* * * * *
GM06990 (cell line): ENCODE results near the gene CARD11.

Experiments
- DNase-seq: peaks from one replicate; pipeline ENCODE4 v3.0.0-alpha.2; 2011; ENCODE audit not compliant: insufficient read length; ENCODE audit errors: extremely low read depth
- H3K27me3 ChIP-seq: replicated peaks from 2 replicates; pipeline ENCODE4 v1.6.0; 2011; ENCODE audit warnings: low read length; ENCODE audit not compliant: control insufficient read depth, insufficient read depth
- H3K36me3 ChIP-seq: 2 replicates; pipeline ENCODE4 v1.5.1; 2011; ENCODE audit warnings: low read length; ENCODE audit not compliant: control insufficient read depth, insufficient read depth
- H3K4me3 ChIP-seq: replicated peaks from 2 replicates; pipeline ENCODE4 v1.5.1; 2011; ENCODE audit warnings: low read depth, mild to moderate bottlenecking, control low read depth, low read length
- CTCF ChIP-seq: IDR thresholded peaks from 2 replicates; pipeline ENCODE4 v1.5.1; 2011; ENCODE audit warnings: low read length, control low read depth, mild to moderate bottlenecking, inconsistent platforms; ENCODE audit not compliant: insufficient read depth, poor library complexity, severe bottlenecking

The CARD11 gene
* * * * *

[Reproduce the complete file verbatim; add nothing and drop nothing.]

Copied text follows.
GM06990 (cell line): ENCODE results near the gene CARD11.

Experiments
- DNase-seq: peaks from one replicate; pipeline ENCODE4 v3.0.0-alpha.2; 2011; ENCODE audit not compliant: insufficient read length; ENCODE audit errors: extremely low read depth
- H3K27me3 ChIP-seq: replicated peaks from 2 replicates; pipeline ENCODE4 v1.6.0; 2011; ENCODE audit warnings: low read length; ENCODE audit not compliant: control insufficient read depth, insufficient read depth
- H3K36me3 ChIP-seq: 2 replicates; pipeline ENCODE4 v1.5.1; 2011; ENCODE audit warnings: low read length; ENCODE audit not compliant: control insufficient read depth, insufficient read depth
- H3K4me3 ChIP-seq: replicated peaks from 2 replicates; pipeline ENCODE4 v1.5.1; 2011; ENCODE audit warnings: low read depth, mild to moderate bottlenecking, control low read depth, low read length
- CTCF ChIP-seq: IDR thresholded peaks from 2 replicates; pipeline ENCODE4 v1.5.1; 2011; ENCODE audit warnings: low read length, control low read depth, mild to moderate bottlenecking, inconsistent platforms; ENCODE audit not compliant: insufficient read depth, poor library complexity, severe bottlenecking

The CARD11 gene